The Nature of Comedy

With the recent outcry over South Park’s latest episode in which apparently (I haven’t actually watched it) Steve Irwin attends Satan’s Halloween dress up party with a stingray sticking through him, I’ve been thinking about the nature of comedy. What is comedy, what makes it up, are there places that comedy shouldn’t be taken, are there ways that comedy shouldn’t be tackled, and are there answers to any of these questions?

While comedy is normally funny, it oftentimes gives insights and shows the holes in our society. Comedians such as George Carlin often attack subjects with a certain anger, yet worded and timed so perfectly nobody can help but to laugh (“But [God] loves you. He loves you, and He NEEDS MONEY! He always needs money! He’s all-powerful, all-perfect, all-knowing, and all-wise, somehow just can’t handle money! Religion takes in billions of dollars, they pay no taxes, and they always need a little more. Now, you talk about a good bullshit story. Ho-ly Shit!“). Meanwhile, Jerry Seinfeld attempts to show you the humor in everyday things (“Have you ever had milk the day after the date? Scares the hell out of you, doesn’t it? The spoon is trembling as it comes out of the bowl. ‘It’s after the day! I’m taking a big chance! I smelled it, you smelled it, what is it supposed to smell like?'”).

Are there places comedy shouldn’t go, and are there ways it shouldn’t be treated? While George Carlin is famous for his 7 Words routine and believes that comedy is about finding where the line is drawn then crossing it, Seinfeld says that while there are no subjects that he will not tackle, there are ways in which he will not tackle them. In Jerry Seinfeld On Comedy, he also calls heavy profanity the “great shortcut” of comedy and as such won’t use it. Are shortcuts be avoided, or should they be used when appropriate? Are they ever appropriate?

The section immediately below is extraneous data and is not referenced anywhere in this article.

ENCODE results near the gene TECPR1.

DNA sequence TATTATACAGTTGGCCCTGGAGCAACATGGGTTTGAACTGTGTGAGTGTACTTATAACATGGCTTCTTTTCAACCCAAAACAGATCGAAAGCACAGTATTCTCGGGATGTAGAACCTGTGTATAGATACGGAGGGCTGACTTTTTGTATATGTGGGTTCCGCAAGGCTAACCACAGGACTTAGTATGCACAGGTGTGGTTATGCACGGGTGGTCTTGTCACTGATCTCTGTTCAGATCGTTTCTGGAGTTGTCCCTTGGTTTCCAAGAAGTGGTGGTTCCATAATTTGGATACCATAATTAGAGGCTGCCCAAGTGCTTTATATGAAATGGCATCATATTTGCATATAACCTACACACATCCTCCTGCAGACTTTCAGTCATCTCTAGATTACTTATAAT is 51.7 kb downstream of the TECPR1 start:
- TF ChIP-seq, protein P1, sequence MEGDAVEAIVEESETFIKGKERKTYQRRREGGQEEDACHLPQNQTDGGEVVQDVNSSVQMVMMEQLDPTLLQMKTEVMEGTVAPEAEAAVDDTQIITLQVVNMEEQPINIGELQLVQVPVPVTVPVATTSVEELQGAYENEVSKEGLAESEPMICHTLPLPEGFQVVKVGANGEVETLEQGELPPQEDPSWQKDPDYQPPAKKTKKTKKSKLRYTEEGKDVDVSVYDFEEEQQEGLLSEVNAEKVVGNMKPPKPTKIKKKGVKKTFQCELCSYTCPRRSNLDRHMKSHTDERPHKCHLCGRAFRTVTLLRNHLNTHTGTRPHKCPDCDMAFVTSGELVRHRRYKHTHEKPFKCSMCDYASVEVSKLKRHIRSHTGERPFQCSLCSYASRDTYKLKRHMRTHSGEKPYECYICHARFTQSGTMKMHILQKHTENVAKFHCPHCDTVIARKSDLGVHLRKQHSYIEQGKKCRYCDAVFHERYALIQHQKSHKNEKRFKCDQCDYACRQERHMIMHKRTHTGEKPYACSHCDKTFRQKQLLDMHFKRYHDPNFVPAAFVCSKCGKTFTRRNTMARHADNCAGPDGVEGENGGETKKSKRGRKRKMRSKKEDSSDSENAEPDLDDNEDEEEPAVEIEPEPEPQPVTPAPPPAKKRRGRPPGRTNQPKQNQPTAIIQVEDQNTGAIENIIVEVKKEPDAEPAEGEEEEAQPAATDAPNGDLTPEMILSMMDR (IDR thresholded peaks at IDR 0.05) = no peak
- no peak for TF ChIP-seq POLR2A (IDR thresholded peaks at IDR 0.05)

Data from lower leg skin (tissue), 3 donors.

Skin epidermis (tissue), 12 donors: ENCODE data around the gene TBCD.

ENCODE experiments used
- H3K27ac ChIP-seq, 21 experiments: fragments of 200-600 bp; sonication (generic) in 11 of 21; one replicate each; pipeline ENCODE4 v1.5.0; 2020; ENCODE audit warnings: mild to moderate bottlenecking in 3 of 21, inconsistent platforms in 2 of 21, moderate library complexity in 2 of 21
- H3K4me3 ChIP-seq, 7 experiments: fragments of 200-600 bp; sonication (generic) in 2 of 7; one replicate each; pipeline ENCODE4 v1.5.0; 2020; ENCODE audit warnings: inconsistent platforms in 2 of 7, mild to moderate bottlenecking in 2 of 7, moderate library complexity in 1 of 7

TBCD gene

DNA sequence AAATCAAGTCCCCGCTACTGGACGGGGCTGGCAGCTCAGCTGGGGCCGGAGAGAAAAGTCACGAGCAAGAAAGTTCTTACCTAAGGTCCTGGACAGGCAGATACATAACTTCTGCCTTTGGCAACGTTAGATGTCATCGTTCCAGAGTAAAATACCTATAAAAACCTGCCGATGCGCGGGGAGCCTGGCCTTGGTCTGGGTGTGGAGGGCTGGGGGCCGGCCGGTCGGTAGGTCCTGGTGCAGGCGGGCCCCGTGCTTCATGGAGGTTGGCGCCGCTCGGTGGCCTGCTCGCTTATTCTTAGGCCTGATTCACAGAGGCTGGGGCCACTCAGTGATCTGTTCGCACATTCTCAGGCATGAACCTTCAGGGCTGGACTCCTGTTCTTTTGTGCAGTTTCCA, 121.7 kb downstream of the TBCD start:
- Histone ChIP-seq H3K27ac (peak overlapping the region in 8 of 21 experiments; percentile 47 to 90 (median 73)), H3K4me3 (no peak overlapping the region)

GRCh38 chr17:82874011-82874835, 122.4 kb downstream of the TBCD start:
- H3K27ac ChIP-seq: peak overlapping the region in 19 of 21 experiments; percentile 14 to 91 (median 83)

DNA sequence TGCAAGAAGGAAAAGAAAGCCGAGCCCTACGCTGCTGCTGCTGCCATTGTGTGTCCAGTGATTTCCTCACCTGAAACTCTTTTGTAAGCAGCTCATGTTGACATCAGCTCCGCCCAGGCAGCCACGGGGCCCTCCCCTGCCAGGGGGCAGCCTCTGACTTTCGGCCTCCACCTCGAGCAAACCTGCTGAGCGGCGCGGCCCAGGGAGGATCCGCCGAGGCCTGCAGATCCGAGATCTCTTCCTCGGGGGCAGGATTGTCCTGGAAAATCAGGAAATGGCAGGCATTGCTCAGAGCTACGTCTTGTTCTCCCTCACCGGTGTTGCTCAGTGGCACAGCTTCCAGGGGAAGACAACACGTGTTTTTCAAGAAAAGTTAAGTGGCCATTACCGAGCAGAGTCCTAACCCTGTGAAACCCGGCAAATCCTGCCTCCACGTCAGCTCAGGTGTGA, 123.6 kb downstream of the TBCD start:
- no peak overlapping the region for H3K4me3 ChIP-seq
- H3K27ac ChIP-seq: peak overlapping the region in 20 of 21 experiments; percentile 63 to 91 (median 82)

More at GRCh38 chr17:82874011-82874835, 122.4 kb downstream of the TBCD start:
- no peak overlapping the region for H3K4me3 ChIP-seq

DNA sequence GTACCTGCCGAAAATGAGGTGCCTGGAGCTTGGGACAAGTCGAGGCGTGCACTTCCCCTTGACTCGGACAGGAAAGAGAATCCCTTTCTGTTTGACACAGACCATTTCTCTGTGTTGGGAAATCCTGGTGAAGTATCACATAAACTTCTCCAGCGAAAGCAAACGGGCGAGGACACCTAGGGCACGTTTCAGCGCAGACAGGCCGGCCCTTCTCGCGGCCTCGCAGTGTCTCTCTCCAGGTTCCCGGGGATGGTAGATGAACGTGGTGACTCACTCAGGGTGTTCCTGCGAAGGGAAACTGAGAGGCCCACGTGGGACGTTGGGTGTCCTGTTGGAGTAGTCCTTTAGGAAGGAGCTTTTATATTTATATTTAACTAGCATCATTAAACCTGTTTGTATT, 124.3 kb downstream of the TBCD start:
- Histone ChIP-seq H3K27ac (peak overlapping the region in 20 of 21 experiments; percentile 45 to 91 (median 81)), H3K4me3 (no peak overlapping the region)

While I don’t mind a few choice words here and there to spice up the overall effect as someone like Demetri Martin will do, somebody like Dane Cook just gets annoying. After a few minutes you realize that he’s not actually saying anything funny, but it’s so laced with well-timed profanity that you’re tricked into believing that it actually is. You can only stand so much of that.

Is it the comedian’s job to filter out overly offensive material? Or should it just be saved for the right audience? Most comedy, on some level or another, is offensive to somebody. All comedy makes fun of something or somebody on some level, but are there levels that are too high?

And will I ever stop asking questions without providing answers?

Boy Scouts != (do not equal) People with a Sense of Direction

Yesterday morning I loaded up my airsoft gun, slammed some CO2 in that thing, and took off for some little island in the middle of the Willamette River. All together there were eight people, 10 guns, 4 bags of Cheetos, a cooler with approximately 63.2 cans of soda, a radio, and two canoes. Oh yeah, and 7 oar/paddle things. The weather? About 100 degrees.

Now, many of you are probably thinking that to carry all of this upriver using only two canoes, multiple trips would be a must. You’re probably right, but that would take longer. And besides, once the first load gets there, who’s going back? Not me.

The canoe I was in had no major problems. We hit a few low spots at first, but after that it was smooth sailing. It looked like we might have a little problem with some small rapids, but we were able to steer clear of the rocks.